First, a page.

THE ILLUSIONIST/L’ILLUSIONNISTE

The world critics of THE ILLUSIONIST go on about ”melancholia”, ”nostalgia”, and ”emotion’, as if addressing some Walt Disney production. In fact, the critics are taking precisely the nostalgic perspective  that the film abandons as a premise.

The critics’ response is a part of the film’s satirical targeting. Ostensibly a story about the departure of Magic from the world, THE ILLUSIONIST is all about the fact that THERE IS NO MAGIC IN THE WORLD TO BEGIN WITH, while all pain, sadness and misunderstanding come from people’s stubborn belief in the Magic.

Chomet’s artistry lies in the way he captures this existential error in the subtle nuances of character animation. Not by breathing life into dead things – rather, by bringing dead things back to life. Paul Welles once said, ”animation is reanimation”.

As Tatichef (the Illusionist, based on Jacques Tati) walks the streets of Edinburgh, Chomet paints a detailed canvas of all the ordinary people crossing his path. Their movements are stifled, awkward, the movements of zombies. Consumerism is starting to flourish in the 1950s setting, and everybody seems to be looking for Magic, coded by rock’n’roll and the glimmering white coat that Tatichef’s adopted daughter desires.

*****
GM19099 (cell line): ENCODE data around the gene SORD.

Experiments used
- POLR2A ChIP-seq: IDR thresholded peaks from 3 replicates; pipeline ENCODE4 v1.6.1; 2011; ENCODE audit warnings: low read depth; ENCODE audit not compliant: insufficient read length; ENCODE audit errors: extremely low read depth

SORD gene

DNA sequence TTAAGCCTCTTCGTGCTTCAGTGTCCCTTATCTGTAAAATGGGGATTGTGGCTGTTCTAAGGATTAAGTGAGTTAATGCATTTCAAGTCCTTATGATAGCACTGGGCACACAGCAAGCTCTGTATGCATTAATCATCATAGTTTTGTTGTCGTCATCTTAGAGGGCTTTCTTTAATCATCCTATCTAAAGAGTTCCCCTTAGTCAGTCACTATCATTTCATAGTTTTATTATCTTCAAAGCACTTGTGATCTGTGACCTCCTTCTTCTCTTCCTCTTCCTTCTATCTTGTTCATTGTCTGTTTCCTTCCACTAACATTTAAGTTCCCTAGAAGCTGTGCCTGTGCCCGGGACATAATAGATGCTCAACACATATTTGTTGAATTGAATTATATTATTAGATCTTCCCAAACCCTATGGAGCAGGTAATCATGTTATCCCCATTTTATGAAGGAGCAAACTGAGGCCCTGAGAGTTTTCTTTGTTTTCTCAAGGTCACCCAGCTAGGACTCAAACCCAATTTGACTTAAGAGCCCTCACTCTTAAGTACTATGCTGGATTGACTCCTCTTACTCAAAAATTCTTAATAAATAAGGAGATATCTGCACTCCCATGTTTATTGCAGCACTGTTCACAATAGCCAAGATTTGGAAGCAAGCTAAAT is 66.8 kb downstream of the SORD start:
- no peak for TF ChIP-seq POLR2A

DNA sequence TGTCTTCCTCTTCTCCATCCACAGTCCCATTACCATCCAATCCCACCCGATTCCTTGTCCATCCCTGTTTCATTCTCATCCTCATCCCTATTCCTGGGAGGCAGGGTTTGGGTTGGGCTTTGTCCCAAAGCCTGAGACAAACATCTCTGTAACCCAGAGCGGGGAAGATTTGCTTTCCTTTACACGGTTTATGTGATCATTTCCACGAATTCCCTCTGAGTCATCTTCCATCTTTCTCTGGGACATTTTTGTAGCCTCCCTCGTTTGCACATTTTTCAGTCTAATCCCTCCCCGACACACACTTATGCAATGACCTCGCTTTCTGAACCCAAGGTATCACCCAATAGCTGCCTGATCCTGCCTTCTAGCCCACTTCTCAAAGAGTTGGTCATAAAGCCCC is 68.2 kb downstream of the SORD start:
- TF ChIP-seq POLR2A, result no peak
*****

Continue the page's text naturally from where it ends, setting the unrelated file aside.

Meanwhile, between all these planned movements, we see an incredibly rich portrait of human quirks. Every single frame in this movie breathes personality. It’s as though in their pursuit of the Magic people have forgotten the ”real magic” – their own character! Illuminated from within by the unpredictable light of the Scottish skies, the world shows its amazing singularity.

I suppose if I was in a sufficiently theoretical frame of mind, I would say that THE ILLUSIONIST observes language with the same suspicion that you sense in Jacques Tati’s other stories. Misunderstanding largely seems to come from spoken language, and the film’s pantomime – which reveals the glitches, the errors and the repetitions in movement – accesses the human condition far more directly.